Nineteen RCTs (n=3,143 patients) were included in the review. Trial quality was poor, with only two trials scoring 3 or more on the Jadad scale. Only two trials reported adequate allocation concealment and seven used an intention-to-treat analysis. Duration of follow-up ranged from six to 60 months.
Acute rejection: Mycophenolate mofetil significantly reduced the risk of acute rejection compared with azathioprine (RR 0.62, 95% CI 0.55 to 0.70; 17 RCTs; I2=6.8%). Subgroup analyses showed that the risk reduction of acute rejection was greater in patients receiving sandimmune (RR 0.53) than microemulsions (RR 0.70); this was also the case in patients receiving higher doses (3g/day) of mycophenolate mofetil (RR 0.48) compared with lower doses (2g/day or less) (RR 0.66). Sensitivity analyses of higher quality trials did not alter the results. There was some evidence of publication bias.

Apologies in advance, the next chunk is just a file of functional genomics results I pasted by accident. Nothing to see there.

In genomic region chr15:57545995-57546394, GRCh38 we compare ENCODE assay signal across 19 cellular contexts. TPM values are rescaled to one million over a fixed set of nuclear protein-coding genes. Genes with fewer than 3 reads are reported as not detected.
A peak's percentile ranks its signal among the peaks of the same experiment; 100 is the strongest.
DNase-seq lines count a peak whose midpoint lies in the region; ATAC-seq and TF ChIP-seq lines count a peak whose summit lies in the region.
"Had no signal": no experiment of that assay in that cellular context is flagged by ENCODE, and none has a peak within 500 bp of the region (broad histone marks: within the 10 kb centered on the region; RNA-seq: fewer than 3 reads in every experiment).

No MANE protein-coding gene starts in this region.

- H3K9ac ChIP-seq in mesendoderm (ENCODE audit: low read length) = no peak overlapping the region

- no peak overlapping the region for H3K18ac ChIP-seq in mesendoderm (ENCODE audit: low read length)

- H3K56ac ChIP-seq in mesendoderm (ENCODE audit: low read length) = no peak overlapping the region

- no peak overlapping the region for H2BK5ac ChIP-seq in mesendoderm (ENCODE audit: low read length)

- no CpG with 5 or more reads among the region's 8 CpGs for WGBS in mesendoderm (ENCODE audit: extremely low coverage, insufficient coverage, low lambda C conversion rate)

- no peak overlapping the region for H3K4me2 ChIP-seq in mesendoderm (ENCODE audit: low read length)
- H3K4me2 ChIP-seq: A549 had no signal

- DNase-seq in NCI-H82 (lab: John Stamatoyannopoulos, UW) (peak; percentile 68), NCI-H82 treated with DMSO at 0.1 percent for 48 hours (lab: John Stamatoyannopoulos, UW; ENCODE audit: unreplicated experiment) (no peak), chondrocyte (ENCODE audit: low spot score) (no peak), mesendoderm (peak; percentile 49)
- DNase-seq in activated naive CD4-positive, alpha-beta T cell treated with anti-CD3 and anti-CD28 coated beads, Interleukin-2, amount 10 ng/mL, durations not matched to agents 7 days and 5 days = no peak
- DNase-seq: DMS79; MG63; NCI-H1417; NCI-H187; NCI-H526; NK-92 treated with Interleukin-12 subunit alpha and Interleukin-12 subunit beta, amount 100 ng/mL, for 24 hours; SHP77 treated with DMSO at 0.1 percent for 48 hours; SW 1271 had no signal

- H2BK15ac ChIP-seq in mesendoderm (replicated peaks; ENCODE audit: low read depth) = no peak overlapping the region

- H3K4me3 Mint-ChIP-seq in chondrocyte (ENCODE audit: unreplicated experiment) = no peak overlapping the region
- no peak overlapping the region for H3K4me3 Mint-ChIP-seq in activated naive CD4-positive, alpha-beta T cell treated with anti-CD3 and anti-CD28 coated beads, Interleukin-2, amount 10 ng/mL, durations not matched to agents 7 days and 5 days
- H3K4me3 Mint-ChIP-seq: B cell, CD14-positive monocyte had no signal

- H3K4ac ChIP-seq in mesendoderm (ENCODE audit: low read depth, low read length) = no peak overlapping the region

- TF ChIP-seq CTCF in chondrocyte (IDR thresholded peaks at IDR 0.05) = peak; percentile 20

Patient and graft survival: Mycophenolate mofetil reduced the hazard of graft loss (HR 0.76, 95% CI 0.59 to 0.98; 11 RCTs; I2=0%) There were no significant differences for patient survival or graft loss, or between subgroups. There was no evidence of publication bias. When the analysis was repeated for higher quality trials, the results were no longer statistically significant, but only three trials were included. There was no evidence of a difference between mycophenolate mofetil and azathioprine for patient survival or graft loss, excluding patient death with a functioning graft.
Graft function: Graft function measured by serum creatinine showed no overall difference between groups, but the observed heterogeneity was moderate (I2=40.3%). There was no evidence of a difference in the glomerular filtration rate.
Side effects: Mycophenolate mofetil increased the risk of diarrhoea (RR 1.57, 95%CI 1.33 to 1.86; six RCTs; I2=1.5%), but there were no differences between mycophenolate mofetil and azathioprine for vomiting or nausea or for more severe side effects (infections, anaemia, leukopenia or malignancy).